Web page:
A far more daunting aspect for the ability of LAA to meet debt payments is the poor performance of the TIF district, whose revenues have only netted 32 percent of what was originally projected — $14 million short — and have to increase 600 percent to meet their 2018 projection of $20.6 million.
Metro Government had to kick in the maximum $9.8 million payment this year to LAA in order to avoid the threat of default. While the additional $1.5 million in LAA’s advertising agreement with U of L will add small assistance for three years, many argue the contract with the U of L Athletics Department still remains far too generous — as their basketball program is now the most profitable in the country by far.
The TIF figures for the past fiscal year were supposed to be announced in September but have still not been released.
While LAA projects the shrunken TIF district to bring in more than $2 million more in revenue, Finance and Administration Cabinet spokeswomen Pamela Trautner tells LEO that the amendment of the TIF project has not been finalized, as “what they’re waiting on is for bondholder approval on the change that was made by Metro Council.” LEO’s questioning of why such an amendment depends on bondholders and not the Cabinet itself has so far gone unanswered.
While most expected the new TIF district to go into effect for the current fiscal year, Trautner says the TIF revenue for last year will be calculated retroactively to the new, smaller district. This means that any additional revenue squeezed out of the TIF for LAA bond payments will be taken out of funds that would have gone to the state (as is the case with all TIF revenue).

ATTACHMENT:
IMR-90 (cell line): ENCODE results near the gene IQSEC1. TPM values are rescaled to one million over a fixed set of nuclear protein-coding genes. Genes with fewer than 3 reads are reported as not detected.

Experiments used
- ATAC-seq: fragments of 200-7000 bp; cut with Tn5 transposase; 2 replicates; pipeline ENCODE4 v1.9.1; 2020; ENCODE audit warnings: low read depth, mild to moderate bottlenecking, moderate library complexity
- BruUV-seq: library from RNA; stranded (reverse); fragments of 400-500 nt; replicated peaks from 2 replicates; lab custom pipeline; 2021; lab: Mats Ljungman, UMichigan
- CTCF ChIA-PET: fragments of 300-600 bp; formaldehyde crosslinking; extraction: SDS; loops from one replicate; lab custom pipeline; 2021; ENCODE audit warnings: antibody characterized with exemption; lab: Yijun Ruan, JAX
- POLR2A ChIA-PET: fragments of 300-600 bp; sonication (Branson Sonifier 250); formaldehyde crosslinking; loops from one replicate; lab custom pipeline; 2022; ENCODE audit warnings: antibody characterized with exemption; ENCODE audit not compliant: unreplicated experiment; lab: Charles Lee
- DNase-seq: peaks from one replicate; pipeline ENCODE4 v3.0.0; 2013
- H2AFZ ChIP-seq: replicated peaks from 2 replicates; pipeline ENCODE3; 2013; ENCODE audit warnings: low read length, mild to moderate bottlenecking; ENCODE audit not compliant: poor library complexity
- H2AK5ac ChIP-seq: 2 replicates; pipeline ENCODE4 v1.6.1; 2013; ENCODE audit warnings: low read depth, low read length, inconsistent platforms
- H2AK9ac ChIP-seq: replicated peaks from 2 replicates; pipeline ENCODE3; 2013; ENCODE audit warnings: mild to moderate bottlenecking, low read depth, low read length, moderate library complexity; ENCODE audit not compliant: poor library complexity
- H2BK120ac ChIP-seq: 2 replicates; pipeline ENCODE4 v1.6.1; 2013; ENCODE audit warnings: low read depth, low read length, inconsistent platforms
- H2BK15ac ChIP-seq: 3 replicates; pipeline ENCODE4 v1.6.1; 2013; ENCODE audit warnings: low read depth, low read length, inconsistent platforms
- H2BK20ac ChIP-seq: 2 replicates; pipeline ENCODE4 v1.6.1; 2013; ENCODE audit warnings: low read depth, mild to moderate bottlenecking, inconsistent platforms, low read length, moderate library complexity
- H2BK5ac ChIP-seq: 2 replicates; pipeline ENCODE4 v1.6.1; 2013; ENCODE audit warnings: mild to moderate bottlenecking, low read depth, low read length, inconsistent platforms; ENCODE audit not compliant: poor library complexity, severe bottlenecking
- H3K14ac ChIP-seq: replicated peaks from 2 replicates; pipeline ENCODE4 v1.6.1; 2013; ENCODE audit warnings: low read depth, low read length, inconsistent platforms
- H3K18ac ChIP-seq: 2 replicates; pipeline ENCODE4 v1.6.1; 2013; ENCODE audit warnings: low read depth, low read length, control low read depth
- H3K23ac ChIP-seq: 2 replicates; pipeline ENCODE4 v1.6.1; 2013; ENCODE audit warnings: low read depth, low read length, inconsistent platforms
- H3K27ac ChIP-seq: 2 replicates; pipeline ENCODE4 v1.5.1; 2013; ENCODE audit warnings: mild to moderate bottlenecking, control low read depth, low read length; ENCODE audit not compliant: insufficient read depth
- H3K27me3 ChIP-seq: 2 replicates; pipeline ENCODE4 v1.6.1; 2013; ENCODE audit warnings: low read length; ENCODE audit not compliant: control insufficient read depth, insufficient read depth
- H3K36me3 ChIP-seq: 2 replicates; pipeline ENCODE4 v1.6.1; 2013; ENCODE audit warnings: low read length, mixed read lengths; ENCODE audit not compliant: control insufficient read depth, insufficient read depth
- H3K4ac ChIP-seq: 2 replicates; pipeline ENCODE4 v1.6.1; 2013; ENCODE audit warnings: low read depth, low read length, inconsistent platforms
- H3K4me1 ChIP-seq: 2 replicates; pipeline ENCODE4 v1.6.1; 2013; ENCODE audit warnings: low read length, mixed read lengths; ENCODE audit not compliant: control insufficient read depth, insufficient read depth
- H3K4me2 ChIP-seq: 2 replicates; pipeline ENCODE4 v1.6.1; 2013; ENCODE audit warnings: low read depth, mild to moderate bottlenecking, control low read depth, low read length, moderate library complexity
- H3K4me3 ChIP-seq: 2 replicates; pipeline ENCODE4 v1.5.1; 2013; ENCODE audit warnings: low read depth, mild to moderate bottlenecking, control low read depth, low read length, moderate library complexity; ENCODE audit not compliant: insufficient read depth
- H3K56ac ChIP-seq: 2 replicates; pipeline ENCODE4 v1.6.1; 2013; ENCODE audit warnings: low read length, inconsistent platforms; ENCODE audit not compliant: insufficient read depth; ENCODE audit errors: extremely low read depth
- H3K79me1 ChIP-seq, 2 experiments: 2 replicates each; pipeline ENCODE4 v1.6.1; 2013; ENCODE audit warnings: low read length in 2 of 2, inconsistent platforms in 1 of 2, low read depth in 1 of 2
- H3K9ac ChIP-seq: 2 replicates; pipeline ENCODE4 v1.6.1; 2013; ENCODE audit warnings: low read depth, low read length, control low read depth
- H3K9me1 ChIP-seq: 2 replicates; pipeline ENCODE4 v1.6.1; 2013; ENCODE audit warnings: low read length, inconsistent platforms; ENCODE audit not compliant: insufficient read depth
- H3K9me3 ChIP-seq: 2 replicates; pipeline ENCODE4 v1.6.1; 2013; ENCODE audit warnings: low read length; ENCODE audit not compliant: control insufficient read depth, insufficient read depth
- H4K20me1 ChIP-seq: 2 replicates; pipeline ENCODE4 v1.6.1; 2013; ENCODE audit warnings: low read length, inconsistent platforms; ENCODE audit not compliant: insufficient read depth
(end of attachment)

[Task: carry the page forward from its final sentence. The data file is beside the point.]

Neither LAA chairman Hayes, nor the LAA spokesperson, responded to LEO’s inquiries for this story.
In the September testimony of Hayes — who is also secretary of the state Cabinet for Economic Development — he said he is not overly concerned with the performance of the TIF going forward.
“I think the initial numbers are that the TIF is growing at a sustainable rate and acceptable rate,” said Hayes. “I’m not being Pollyannaish about it; our short-term goal really is to maintain our Standard & Poor’s investment grade credit rating … We think we’ve got a great story to tell, and we’re meeting with them over the next several weeks. We think we can move that credit rating up.”
We’ll see if S&P agrees when their report comes out next month.